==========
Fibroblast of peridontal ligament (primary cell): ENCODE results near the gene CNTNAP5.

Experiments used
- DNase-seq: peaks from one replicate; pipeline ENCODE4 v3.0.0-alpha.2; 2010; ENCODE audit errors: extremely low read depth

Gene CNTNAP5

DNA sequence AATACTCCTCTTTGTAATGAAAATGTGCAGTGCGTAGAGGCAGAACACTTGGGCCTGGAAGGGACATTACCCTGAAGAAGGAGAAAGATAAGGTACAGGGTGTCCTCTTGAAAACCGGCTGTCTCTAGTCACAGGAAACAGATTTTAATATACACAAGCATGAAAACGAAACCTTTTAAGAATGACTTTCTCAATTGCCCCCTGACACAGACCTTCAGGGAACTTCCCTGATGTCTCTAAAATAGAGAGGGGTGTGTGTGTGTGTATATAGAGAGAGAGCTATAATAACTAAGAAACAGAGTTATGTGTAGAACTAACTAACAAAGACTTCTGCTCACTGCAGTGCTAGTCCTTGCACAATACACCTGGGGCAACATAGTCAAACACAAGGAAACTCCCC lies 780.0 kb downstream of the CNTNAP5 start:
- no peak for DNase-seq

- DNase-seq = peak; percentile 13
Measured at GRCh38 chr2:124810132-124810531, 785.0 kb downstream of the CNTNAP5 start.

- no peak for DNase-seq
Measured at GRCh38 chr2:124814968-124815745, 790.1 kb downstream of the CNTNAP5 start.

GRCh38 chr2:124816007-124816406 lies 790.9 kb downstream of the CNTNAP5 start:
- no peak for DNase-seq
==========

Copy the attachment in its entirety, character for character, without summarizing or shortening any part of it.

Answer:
Fibroblast of peridontal ligament (primary cell): ENCODE results near the gene CNTNAP5.

Experiments used
- DNase-seq: peaks from one replicate; pipeline ENCODE4 v3.0.0-alpha.2; 2010; ENCODE audit errors: extremely low read depth

Gene CNTNAP5

DNA sequence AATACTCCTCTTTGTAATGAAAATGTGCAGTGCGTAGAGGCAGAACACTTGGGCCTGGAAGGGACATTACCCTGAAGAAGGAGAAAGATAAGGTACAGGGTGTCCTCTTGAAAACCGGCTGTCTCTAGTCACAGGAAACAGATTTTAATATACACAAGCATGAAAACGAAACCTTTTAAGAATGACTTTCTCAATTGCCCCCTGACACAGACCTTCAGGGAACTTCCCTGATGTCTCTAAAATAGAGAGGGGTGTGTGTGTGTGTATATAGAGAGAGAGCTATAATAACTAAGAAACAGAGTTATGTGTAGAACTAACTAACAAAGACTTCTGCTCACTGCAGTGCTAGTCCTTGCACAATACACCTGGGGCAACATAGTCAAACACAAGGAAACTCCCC lies 780.0 kb downstream of the CNTNAP5 start:
- no peak for DNase-seq

- DNase-seq = peak; percentile 13
Measured at GRCh38 chr2:124810132-124810531, 785.0 kb downstream of the CNTNAP5 start.

- no peak for DNase-seq
Measured at GRCh38 chr2:124814968-124815745, 790.1 kb downstream of the CNTNAP5 start.

GRCh38 chr2:124816007-124816406 lies 790.9 kb downstream of the CNTNAP5 start:
- no peak for DNase-seq